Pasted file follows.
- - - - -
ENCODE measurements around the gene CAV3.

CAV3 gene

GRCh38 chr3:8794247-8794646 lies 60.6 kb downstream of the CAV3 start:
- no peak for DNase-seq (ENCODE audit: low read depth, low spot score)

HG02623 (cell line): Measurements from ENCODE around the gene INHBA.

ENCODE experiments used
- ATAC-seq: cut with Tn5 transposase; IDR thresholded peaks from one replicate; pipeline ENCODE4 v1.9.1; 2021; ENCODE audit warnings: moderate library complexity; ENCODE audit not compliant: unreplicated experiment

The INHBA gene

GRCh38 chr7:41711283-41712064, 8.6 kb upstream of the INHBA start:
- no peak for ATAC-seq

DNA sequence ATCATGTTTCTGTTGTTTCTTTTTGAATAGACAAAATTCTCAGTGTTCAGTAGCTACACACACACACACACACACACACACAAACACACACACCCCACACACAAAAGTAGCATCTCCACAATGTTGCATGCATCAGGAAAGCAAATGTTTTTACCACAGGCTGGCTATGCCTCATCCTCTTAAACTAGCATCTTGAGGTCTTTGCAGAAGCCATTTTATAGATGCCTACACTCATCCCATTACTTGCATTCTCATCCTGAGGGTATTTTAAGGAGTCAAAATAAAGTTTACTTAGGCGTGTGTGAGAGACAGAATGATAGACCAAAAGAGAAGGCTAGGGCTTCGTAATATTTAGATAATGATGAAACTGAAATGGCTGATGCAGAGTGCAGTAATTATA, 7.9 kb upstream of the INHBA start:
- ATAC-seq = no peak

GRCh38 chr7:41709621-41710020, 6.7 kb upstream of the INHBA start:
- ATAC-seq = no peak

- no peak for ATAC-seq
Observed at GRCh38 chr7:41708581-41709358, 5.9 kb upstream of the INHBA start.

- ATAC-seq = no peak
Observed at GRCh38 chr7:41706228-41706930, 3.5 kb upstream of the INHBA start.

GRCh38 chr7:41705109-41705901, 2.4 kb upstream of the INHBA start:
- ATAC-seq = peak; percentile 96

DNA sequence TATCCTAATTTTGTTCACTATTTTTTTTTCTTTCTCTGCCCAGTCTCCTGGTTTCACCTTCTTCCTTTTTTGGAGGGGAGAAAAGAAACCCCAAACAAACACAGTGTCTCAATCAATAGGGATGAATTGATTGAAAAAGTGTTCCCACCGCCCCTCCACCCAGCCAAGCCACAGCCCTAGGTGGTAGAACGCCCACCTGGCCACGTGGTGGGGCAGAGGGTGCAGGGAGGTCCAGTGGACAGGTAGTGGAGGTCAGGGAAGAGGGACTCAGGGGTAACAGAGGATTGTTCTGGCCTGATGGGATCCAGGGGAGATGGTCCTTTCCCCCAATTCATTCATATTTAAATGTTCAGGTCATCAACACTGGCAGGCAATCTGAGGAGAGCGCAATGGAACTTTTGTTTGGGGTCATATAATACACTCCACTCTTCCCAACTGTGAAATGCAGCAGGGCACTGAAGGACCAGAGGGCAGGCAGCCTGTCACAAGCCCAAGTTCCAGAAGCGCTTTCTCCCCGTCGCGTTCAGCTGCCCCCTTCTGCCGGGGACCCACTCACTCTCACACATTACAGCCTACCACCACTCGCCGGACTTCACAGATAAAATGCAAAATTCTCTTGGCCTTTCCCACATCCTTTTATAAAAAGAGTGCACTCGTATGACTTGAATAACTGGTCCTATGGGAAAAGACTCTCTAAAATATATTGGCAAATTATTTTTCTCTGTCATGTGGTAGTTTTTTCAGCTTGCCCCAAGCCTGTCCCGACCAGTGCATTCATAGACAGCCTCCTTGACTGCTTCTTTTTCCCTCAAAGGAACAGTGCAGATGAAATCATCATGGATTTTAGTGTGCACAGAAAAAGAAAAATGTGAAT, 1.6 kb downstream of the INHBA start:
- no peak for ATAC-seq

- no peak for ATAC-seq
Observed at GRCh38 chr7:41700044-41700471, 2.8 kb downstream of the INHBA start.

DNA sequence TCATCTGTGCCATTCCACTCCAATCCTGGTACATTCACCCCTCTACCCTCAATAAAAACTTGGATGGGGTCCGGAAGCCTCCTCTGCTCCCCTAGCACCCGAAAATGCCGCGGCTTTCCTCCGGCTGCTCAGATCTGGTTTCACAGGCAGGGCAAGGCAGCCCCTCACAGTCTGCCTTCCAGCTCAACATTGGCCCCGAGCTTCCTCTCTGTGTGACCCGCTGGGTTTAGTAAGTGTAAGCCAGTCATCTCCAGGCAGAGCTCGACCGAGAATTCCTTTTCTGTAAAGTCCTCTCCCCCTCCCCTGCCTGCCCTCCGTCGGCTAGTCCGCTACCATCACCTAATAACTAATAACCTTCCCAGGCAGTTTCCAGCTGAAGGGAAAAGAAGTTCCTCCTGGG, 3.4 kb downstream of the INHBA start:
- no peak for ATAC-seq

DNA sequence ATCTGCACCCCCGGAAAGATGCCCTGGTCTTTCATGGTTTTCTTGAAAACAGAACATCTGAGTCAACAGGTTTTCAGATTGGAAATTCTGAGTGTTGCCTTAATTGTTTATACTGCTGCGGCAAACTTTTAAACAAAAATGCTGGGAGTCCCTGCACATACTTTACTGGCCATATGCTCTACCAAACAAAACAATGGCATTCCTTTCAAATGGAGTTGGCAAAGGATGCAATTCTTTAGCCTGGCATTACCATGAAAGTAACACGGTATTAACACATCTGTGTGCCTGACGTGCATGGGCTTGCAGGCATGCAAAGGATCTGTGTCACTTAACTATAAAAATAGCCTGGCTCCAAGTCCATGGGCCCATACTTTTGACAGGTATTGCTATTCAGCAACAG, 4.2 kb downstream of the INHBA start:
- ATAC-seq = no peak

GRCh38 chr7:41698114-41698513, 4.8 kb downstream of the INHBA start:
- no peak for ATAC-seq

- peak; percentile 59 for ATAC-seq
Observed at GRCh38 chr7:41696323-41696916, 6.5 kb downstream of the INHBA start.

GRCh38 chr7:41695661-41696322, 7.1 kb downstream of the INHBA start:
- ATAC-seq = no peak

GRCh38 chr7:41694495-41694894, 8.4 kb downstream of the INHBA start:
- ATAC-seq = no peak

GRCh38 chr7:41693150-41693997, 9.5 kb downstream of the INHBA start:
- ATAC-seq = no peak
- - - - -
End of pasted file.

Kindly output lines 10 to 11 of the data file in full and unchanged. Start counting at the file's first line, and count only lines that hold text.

- no peak for ATAC-seq

DNA sequence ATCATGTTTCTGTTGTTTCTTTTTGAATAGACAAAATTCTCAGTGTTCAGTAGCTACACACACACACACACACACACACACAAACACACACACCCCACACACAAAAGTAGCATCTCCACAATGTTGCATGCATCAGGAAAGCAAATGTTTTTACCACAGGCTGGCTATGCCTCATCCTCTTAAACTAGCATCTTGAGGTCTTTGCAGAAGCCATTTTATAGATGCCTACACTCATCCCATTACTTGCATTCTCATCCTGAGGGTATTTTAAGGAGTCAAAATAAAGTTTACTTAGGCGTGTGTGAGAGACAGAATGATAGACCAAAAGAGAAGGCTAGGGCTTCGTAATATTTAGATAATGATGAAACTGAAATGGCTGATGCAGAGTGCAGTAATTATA, 7.9 kb upstream of the INHBA start: